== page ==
49. See the decisions of Ferris J in Re Independent Insurance Co Ltd  EWHC 1577 (Ch),  2 BCLC 709 and Re Independent Insurance Co Ltd (No 2)  EWHC 51 (Ch),  1 BCLC 640. One commentator described the appointment as a ‘progressive step forward’ which has ‘ensured that the true beneficiaries of an insolvent estate, the creditors, will have a reliable independent quantification of the office holder remuneration’. See Mulligan, Michael and Tribe, John, ‘The Remuneration of Office Holders in Corporate Insolvency – Liquidators, Administrators and Administrative Receivers: Part 1’ (2003) 3 Insolvency Lawyer 101, 104 . Others were more guarded. See for eg, Moss, Gabriel, ‘Independent Assessor Helps to Set “Independent” Fees’ (2003) 16 Insolvency Intelligence 61 .
50. Stewart, Gordon, ‘Provisional Liquidators’ Fees: Independent Assessor’ Recovery (London, The Association of Business Recovery Professionals, Summer 2003), 7 . See also Mulligan and Tribe (n 49) 104.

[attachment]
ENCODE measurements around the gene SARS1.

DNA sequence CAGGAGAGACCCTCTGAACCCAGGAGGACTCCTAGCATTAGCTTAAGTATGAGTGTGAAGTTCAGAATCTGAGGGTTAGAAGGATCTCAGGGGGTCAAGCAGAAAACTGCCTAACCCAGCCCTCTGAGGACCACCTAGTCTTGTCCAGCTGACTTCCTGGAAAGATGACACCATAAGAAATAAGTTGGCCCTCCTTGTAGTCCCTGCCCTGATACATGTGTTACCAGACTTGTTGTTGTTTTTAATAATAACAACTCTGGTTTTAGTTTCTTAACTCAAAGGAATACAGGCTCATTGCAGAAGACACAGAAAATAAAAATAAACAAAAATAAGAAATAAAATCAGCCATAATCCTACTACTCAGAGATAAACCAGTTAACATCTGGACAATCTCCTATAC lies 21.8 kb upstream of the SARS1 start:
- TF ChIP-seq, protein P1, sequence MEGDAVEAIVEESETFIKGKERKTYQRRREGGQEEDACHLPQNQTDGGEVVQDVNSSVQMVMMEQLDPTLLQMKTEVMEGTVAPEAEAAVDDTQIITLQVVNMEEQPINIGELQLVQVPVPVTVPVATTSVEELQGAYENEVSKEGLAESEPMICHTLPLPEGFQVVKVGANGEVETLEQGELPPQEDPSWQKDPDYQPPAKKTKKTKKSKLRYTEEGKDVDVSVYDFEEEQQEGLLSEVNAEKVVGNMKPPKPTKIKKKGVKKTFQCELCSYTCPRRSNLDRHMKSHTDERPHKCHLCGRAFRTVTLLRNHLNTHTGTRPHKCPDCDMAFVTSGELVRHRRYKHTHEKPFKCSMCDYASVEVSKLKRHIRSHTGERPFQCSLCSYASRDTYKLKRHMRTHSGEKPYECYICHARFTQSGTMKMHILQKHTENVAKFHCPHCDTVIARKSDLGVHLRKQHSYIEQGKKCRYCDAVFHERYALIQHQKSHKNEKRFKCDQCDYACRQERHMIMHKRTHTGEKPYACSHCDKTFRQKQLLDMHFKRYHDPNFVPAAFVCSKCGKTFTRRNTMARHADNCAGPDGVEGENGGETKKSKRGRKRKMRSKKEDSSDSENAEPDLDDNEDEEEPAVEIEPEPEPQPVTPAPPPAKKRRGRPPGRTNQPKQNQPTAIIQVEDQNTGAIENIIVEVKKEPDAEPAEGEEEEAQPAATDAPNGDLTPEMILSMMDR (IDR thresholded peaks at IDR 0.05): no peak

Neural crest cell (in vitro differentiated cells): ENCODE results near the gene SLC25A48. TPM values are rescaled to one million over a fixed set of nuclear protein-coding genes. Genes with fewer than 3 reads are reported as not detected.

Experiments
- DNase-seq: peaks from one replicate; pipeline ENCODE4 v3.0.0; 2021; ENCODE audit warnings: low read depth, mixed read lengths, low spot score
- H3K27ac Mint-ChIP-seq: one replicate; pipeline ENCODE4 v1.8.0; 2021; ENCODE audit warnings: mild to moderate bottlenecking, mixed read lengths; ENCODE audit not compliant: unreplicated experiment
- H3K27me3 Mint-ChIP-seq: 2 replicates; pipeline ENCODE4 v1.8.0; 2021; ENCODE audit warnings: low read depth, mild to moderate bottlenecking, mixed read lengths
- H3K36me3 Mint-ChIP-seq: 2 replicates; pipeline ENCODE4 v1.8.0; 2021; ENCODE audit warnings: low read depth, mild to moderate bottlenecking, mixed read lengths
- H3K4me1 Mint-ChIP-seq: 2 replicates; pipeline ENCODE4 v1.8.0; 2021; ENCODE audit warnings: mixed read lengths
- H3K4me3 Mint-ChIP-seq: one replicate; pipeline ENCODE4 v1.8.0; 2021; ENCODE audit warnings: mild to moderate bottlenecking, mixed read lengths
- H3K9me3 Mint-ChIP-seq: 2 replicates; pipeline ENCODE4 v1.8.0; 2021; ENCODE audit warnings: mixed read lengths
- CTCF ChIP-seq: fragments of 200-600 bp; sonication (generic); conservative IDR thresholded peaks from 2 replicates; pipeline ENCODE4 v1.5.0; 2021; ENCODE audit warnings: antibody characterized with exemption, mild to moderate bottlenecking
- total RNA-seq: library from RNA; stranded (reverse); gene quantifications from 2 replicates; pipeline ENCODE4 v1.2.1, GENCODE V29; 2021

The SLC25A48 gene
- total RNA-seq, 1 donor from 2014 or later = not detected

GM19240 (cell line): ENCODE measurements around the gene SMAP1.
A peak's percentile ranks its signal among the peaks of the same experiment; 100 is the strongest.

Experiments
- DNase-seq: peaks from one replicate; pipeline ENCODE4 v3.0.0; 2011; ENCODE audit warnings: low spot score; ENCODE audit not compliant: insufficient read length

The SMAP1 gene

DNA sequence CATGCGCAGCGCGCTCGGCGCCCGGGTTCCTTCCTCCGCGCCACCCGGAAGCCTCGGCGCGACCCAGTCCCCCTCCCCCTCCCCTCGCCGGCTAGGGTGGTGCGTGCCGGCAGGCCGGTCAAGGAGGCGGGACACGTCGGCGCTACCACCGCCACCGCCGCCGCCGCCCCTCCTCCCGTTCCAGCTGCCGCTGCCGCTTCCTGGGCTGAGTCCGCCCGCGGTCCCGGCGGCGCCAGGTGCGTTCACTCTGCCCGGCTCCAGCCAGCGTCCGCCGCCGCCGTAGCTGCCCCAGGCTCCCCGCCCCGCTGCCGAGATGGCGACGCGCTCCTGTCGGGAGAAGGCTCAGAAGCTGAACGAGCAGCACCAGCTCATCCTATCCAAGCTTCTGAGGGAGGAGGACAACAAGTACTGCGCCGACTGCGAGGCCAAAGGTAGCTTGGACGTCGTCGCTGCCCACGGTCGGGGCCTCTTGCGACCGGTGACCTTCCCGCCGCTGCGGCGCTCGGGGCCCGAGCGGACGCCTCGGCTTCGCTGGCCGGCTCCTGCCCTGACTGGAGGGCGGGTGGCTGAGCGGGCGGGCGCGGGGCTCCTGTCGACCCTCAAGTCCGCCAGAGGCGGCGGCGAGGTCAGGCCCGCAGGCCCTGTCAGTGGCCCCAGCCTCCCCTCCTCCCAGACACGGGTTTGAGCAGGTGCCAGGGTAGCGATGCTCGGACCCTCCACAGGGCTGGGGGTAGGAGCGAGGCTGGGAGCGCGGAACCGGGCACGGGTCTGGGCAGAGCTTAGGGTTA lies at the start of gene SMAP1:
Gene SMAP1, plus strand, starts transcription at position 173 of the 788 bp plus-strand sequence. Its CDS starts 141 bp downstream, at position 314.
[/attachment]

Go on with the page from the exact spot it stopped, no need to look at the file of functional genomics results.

51. Stewart, ibid.
52. Where the court appoints an assessor under s 70 of the Senior Courts Act 1981, Civil Procedure Rules, r 35.15 sets out the role of the assessor and provisions for remuneration. The remuneration to be paid to an assessor is to be determined by the court and will form part of the costs of the proceedings: Civil Procedure Rules, r 35.15(5).
53. Re Independent Insurance Co Ltd (No 2)  EWHC 51 (Ch),  1 BCLC 640 .
54. ibid .
55. ibid .
56. See eg criticisms by Gabriel Moss QC in the Bernard Phillips Memorial Lecture 2005, which was reported in Insolvency Practitioner (Spring 2005) 1.
57.  EWHC 511 (Ch),  BPIR 412 .
58.  BPIR 28.
59. ibid ,  et seq.
60. ibid .
62. Moss QC, Gabriel, ‘Holding Hands Penalised in Fees’ (2005) 18 Insolvency Intelligence 61, 61 .
63. Kao Chai-Chau Linda (n 6) .
64. Office of Fair Trading, ‘The Market for Corporate Insolvency Practitioners’ (Office of Fair Trading June 2010).
65. Kempson Report (n 7) 33. For challenges to the Kempson Report, see eg, Association of Business Recovery Professionals, ‘Strengthening the Regulatory Regime and Fee Structure for Insolvency Practitioners: Response to a BIS consultation: R3, The Insolvency Trade Body’ (Association of Business Recovery Professionals March 2014).